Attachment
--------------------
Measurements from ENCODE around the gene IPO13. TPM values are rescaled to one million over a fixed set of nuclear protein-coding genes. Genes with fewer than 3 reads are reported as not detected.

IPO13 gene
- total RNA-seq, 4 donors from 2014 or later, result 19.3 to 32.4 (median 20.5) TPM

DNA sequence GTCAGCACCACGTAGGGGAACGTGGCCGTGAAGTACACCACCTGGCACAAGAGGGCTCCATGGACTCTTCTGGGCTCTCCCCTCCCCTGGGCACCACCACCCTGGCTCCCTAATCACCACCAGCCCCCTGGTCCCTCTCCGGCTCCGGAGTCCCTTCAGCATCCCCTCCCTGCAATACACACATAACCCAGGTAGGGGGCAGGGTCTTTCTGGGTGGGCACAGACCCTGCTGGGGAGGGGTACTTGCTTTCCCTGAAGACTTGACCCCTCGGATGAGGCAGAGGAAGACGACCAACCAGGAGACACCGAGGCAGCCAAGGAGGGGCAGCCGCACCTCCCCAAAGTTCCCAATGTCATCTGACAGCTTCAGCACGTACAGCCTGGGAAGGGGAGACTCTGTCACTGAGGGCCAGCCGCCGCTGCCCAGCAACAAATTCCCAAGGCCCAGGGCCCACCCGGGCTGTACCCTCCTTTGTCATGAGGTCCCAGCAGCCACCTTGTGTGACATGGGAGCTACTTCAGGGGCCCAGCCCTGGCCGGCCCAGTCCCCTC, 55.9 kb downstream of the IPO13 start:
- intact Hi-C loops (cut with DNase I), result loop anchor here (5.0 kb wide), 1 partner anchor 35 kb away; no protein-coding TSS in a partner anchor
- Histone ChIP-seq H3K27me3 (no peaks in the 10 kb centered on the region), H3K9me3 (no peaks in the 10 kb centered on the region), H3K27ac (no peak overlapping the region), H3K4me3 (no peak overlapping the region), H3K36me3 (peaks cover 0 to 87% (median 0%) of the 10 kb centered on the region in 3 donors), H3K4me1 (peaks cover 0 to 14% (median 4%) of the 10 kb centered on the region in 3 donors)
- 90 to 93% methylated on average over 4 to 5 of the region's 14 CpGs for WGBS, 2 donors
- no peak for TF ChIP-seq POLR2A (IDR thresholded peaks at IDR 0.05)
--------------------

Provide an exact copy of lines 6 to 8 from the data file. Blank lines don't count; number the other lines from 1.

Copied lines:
- Histone ChIP-seq H3K27me3 (no peaks in the 10 kb centered on the region), H3K9me3 (no peaks in the 10 kb centered on the region), H3K27ac (no peak overlapping the region), H3K4me3 (no peak overlapping the region), H3K36me3 (peaks cover 0 to 87% (median 0%) of the 10 kb centered on the region in 3 donors), H3K4me1 (peaks cover 0 to 14% (median 4%) of the 10 kb centered on the region in 3 donors)
- 90 to 93% methylated on average over 4 to 5 of the region's 14 CpGs for WGBS, 2 donors
- no peak for TF ChIP-seq POLR2A (IDR thresholded peaks at IDR 0.05)